We all want our winter holiday season to be a safe happy time of the year. Here are a few suggestions and thoughts on how to help keep everyone safe during this often hectic time of year.
Plants & Trees: Birds should not be allowed to chew on the Christmas tree whether it is a live tree or artificial. Unless you know FOR SURE that your live tree has not been treated with any chemicals or pesticides, it's best to keep your bird at a safe distance. Also remember that mistletoe berries, holly berries, and Poinsettias are generally considered highly toxic plants to all pets.
Holiday Decorations: Although not many of us today still use the silvery strands of tinsel, and if you do although it does not contain any lead, it is definitely not a good idea to let your bird chew on it. Tinsel, strings of small beads, and some garlands can too easily tangle around tiny toes, legs or other body parts. Not all tree ornaments are safe either so keep a keen eye on your feathered friend when enjoying the holidays.
Beware also of fake snow or tree flocking which can pose a serious hazard and possible injury to your bird.
Double check to be sure all electrical cords for holiday lights as well as extension cords to hold all the extra plugins are safely out of your bird's reach. One small bite of an electrical cord can be deadly.
Aromas: Most candles contain essential oils which can be very toxic to birds when burned. Usually, the better the candle smells, the more dangerous it usually is. Better to simply enjoy the look of holiday candles scattered around for a festive look, rather than burning them anywhere near your bird.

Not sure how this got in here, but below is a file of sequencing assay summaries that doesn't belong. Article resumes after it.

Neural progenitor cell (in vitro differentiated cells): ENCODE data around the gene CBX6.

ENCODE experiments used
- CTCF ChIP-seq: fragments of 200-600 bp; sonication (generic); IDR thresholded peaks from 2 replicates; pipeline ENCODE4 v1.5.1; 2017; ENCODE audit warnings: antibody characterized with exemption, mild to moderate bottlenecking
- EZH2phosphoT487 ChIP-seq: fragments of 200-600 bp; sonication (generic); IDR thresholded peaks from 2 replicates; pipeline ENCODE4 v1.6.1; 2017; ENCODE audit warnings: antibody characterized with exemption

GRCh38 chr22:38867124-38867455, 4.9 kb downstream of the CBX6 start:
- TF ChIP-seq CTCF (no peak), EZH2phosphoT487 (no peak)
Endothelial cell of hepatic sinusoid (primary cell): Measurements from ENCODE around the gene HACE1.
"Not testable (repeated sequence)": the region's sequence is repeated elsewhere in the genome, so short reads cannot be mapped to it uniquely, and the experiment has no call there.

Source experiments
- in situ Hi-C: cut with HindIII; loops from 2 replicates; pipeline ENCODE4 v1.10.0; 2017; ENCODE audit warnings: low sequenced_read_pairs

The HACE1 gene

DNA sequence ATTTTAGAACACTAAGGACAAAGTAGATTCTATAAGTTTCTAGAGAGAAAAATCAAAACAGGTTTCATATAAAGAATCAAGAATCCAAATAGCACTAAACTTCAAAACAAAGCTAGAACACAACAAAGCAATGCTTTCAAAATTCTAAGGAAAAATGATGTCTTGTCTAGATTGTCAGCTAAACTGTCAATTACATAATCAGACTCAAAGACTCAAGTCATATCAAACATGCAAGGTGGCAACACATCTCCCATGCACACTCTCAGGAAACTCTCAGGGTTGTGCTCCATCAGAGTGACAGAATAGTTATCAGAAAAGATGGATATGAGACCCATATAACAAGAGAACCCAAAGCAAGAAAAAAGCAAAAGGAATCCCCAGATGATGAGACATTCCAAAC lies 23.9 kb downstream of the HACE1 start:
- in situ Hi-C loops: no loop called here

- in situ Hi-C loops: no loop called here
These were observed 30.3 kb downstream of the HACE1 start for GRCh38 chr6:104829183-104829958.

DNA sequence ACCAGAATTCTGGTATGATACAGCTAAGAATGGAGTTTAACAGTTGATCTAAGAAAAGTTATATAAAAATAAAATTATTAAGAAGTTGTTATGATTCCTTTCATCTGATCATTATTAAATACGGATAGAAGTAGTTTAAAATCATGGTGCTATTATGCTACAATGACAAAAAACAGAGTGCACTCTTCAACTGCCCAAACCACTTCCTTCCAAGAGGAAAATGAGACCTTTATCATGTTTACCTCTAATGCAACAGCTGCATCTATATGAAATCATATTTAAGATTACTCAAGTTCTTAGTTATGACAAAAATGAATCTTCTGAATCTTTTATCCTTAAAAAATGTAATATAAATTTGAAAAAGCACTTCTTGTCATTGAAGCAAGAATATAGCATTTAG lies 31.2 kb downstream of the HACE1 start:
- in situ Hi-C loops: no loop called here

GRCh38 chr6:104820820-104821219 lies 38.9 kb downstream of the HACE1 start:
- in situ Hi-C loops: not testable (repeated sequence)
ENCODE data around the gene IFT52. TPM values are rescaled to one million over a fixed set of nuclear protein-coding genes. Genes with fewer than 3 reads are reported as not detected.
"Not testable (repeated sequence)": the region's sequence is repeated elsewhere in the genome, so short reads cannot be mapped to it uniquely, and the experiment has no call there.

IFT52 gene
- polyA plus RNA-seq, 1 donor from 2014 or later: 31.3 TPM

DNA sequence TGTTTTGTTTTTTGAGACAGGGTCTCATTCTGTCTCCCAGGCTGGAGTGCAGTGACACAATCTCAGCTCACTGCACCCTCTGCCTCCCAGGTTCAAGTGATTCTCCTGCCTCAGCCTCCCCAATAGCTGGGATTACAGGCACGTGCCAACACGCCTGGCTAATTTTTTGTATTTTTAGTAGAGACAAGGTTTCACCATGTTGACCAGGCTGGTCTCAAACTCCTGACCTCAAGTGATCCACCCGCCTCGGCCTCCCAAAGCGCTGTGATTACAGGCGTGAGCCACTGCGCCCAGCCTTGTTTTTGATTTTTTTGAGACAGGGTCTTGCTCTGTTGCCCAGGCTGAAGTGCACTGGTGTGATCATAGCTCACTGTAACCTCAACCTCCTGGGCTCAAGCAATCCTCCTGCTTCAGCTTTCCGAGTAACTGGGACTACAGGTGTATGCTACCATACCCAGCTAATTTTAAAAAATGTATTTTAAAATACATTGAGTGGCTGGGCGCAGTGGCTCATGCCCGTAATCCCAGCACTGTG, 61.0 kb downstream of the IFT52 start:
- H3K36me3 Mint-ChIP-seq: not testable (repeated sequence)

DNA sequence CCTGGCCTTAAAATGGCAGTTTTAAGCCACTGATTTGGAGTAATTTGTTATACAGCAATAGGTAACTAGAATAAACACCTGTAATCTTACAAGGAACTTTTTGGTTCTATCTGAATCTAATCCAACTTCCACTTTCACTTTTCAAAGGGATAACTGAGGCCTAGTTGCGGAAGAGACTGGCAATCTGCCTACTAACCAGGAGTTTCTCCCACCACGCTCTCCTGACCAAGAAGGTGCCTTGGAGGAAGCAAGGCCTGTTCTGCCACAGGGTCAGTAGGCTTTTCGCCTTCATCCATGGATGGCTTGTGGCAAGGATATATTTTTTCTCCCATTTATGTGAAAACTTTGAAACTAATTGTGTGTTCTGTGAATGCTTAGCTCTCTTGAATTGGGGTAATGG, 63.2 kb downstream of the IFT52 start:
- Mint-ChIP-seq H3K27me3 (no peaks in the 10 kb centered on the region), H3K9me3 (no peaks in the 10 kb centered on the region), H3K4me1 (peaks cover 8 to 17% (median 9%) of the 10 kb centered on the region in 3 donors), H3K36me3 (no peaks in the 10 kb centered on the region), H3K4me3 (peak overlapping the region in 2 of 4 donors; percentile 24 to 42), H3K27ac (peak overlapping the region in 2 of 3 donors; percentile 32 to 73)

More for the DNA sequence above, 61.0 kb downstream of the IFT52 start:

Also be aware of the dangers of potpourri and pine scented sprays to make your home smell like the outdoors as they also can pose dangers for your bird.
You can make our own wonderful holiday smells by simply adding some cloves and cinnamon to water in a simmering pot. Just be sure the simmering pot does not boil dry and always unplug it when you leave the house.
Fireplaces: Although your bird may have his own Christmas stocking hanging by the fireplace, make sure the wood you burn is safe. Some Yule logs and holiday fire starters may contain heavy metals such as lead, arsenic and such. A bird's lungs and air sacs are very susceptible to smoke so check to be sure your fireplace draws as it should up the chimney. Making sure the room is well ventilated if you warm up your home with a nice holiday fire can save worry later. Also, don't forget to close the screen to prevent any accidental fly-ins and potential burns.
Gifts: Everybody loves getting and unwrapping presents, and your bird will too. Just be sure to wrap your bird's presents only in plain paper or what you know to be bird-safe wrappings, and let the fun begin. A plain lunch bag also makes a great wrapper for your bird's enjoyment of getting to the goodies.
Edible Goodies: First and foremost, be sure to keep your bird away from all the kitchen fumes. Remember Teflon-coated or any nonstick cookware should never, never, never be used in a home with birds. This type of cookware contains polytetrafluoroethylene (PTFE) which is lethal to birds often causing death within only minutes. Many self-cleaning ovens are coated in PTFE also.
Share the healthy foods you prepare and keep the extra goodies at a minimum. No matter how much your bird begs, he or she really doesn't need any of the extra sweet or salty holiday goodies. Never give your bird (or allow anyone else either) alcoholic beverages, coffee or chocolate. Keeping some birdie treats handy will help your bird feel included with all the family.
The Other Stuff: If you entertain a lot during this festive time of year, you may want to designate a quiet place in a bedroom where your bird can be moved while there are lots of family and friends visiting. This can be the designated stress-free zone (you might want to take a break there occasionally yourself).
We hope you and all your feathered friends enjoy a safe and happy holiday season.
Merry Christmas & Seasons Greetings from our Flock to Yours!